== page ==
The Spike: or, Victoria College Review, October 1913
The University Christian Social Service League
The University Christian Social Service League.
During the year the League has followed up the lines of activity opened last year. The Women's Branch has now entered into possession of its own rooms in Jacob's Place, off Tory Street, and with the rooms has come a fresh and fairly complete equipment. The rent for the rooms is us per week, but the League was obliged to lit in the gas supply (including a gas cooker), the water supply, and to provide all other fittings necessary, such as linoleums, cupboards, curtains, tables, forms, games, crockery, and a piano. The Library is at present of meagre proportions, and gifts of books by standard authors will be much appreciated. In its nature, the work done by the Women's Branch comprises educational, gymnastic, and domestic instruction. The rooms are open on two evenings a week, and definite classes are held for drill, sewing, and cooking. At the close of the evening the cooking class serves up the results of its labours for supper. No fatal consequences have as yet ensued. After the singing of a hymn, the children disperse. The girls influenced by this work are those of the Tory Street district, though some come from Newtown. The average attendance is 20. A picnic was held on Saturday, 13th September last, at Wilton's Bush, and was an unqualified successpage 50
The men's work has again been confined to the religious and educational work of the Boys' Institute. The Sunday evening service for boys has passed through various phases in the endeavour to make it as useful and as attractive as possible. In its present form it consists of a class for short talks on topics that affect the life of a boy.
In the educational classes, some seven boys are being prepared for the sixth standard proficiency examination. Most of these boys are telegraph messengers, and their promition to good permanent positions in the Government service depends on their success in passing this examination. At the commencement of the year there were twenty boys in the class. The diminution in numbers is due to the fact that it is very difficult for these boys to persevere at unpleasant tasks and to resist the whim of the moment. Most of those who have attended regularly, however, have done good work, and should reap their reward at the hands of the Inspector. The ultimate aim of the practical work undertaken by the League is in all cases the building up in the children of a good character—a power of self-control and an attitude of thoughtfulness for others. These seem to furnish a good groundwork for sound citizenship.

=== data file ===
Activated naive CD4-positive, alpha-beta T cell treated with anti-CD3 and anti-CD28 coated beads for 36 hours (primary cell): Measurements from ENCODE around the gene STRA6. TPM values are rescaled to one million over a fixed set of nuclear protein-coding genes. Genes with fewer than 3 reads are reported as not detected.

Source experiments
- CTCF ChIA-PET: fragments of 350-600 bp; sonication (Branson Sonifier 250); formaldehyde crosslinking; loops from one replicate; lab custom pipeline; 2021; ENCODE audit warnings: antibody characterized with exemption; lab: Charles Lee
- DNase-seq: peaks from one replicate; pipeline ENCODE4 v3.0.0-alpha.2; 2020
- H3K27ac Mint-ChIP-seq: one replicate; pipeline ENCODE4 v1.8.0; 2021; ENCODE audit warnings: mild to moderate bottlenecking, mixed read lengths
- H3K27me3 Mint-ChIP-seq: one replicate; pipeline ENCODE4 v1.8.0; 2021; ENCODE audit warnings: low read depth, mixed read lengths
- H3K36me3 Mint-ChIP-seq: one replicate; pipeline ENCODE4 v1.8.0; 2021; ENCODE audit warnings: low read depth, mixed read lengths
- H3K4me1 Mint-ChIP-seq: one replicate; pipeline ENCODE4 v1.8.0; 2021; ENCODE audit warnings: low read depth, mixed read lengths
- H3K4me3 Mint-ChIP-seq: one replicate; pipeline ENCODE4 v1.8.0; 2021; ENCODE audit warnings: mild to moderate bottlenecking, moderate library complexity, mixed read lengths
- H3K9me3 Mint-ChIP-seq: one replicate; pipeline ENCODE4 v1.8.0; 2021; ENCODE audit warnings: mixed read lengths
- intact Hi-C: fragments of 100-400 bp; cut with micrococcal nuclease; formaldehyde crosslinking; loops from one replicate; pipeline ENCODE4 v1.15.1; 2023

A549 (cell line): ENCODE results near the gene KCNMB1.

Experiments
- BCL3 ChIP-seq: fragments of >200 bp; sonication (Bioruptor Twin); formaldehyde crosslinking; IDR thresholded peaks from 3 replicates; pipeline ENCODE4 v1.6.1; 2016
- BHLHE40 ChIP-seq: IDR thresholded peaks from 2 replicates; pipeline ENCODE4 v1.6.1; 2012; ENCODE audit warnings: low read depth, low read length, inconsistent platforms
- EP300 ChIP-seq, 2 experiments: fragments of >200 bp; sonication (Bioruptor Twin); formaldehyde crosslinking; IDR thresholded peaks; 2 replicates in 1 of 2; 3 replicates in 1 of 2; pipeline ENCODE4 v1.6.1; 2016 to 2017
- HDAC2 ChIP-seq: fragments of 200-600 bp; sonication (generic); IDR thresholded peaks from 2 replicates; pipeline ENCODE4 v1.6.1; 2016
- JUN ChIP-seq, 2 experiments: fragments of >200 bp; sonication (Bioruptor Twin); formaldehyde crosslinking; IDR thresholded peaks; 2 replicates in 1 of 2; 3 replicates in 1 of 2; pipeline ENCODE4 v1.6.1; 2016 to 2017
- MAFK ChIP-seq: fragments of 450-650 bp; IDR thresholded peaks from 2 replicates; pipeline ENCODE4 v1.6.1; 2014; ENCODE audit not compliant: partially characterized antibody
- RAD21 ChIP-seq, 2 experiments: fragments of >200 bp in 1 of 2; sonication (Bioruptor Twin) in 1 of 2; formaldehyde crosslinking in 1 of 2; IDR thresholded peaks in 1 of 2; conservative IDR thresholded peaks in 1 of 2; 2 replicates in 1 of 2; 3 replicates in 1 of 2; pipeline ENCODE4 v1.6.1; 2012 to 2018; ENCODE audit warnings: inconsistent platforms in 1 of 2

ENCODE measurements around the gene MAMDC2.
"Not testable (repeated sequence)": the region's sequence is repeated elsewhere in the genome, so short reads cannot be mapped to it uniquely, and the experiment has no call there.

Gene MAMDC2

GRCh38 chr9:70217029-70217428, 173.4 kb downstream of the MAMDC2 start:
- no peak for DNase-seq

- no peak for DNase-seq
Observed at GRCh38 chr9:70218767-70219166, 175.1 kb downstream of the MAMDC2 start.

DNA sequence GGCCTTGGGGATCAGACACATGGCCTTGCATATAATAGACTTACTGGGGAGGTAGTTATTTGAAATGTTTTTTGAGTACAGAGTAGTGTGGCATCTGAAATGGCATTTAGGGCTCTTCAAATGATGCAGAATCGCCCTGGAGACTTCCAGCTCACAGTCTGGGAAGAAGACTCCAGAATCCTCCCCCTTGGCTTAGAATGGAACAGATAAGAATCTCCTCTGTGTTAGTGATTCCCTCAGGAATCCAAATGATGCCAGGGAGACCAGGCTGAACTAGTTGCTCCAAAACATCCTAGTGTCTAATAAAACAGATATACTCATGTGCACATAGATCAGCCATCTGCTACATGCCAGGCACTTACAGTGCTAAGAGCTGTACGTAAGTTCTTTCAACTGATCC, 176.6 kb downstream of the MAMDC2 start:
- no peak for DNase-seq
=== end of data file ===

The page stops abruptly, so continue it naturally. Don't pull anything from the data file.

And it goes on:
During this year the League had aimed at establishing Study Circles on social questions, but the lack of time on the part of members has prevented much thorough combined study. The Women's Branch has formed a Social Study Class, and it meets once every fortnight for the discussion of the problems raised by Barclay Baron's book, "The Growing Generation." This study class has been led by Mrs. A. R. Atkinson, and the League tenders to her its best thanks for the invaluable help she has given.
On the 4th of September last a meeting was held under the auspices of the League at the Wellington Training College, during the reunion of old students from all parts of the country. There were about fifty present. The speakers explained that social service issued from a conception of life, gave an account of the work done in Wellington, and indicated lines of social service for teachers who dwelt in the country.
At the Student Movement Conference, to be held at Woodville at the end of the year, the definite establishment of Social Service Leagues in all of the Colleges will be under consideration, and further development of the work may be expected next year.
The League is indebted to those citizens of Wellington who have helped it to meet heavy initial expenses by their generous contributions.